I elude to these institutions to give a reflection of our society. The challenges in these institutions are nothing by a clear mirror image of our society and it challenges. After all, they are microcosms of society. In this reflection I was also displaying the extensiveness of imperialism and capitalism, and how deep they influence our daily lives. We are at their mercy as much as we are at their peril. We need to stand up and fight against this evil with all that we have. We must rid ourselves of their values. We must counter their propaganda and subversion. We must unite as young Africans to defend ourselves from imperialism and capitalism. They are our sworen enemy and we must wage war against the without restraint. A campaign like Thuma Mina must be used as our ammunition.
Now that we have defined the enemy that is responsible for our struggles, it is equally imperative that we provide some wisdom and intellect on measures to counteract. Mobilizing and organizing are, without doubt, the ultimate measures to be taken but the big questions are: What should be the centres of our mobilization and how do we organize? These questions are imperative to guide our cause in the right direction and there are no straight forward answers. However, I hope that we can be captured and agree on the light that I am about share in providing my subjective answers guided by the wisdom of our forebears.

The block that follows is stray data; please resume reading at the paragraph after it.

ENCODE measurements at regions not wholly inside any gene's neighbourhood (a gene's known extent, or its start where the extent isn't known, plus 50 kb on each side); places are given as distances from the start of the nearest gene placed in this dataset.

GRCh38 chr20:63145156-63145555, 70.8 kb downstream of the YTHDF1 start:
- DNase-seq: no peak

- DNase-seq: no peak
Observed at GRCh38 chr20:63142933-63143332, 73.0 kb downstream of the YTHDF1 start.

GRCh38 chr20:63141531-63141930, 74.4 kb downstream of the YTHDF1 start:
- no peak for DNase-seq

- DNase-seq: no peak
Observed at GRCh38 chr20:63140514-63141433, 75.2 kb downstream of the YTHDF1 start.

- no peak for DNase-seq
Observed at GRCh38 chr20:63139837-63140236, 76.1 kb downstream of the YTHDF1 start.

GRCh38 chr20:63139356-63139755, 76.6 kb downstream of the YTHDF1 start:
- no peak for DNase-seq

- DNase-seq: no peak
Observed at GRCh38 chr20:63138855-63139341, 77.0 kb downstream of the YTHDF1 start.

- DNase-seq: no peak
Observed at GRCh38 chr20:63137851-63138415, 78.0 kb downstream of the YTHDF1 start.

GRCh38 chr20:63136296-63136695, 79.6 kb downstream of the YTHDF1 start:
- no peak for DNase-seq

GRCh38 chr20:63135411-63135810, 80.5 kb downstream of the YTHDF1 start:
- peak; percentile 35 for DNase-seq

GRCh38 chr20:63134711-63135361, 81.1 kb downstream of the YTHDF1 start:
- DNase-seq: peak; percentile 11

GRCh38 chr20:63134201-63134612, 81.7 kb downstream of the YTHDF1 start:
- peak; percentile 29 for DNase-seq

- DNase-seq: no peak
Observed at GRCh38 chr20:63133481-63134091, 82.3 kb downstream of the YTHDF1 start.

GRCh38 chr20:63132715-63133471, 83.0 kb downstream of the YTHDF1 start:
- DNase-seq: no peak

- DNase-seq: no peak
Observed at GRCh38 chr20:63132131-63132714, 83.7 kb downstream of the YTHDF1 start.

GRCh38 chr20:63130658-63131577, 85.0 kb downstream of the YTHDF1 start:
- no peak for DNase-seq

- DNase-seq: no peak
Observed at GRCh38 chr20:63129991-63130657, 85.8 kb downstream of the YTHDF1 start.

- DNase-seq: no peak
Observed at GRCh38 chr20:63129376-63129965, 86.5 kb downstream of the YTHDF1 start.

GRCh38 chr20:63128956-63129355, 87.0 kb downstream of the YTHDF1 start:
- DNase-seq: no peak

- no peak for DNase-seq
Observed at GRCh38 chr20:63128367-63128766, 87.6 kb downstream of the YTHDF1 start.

We have surely, in my humble observation, mastered the art of mobilizing ourselves around what is antagonistic and divisive. We endlessly rent and rave about what is not fair to us. Our rhetoric and slogans are developed around what we find wrong with our societies without fair analysis and comprehension in most instances. There is absolutely nothing wrong with speaking and creating awareness about our societal-ills, but for us to win the war against capitalism and imperialism we must be far reaching. The proposal of possible solutions should be the centre of our mobilization. We must speak and articulate the society we envisage beyond the one we hate. Our rhetoric must flooded with possible methods to build that envisaged society.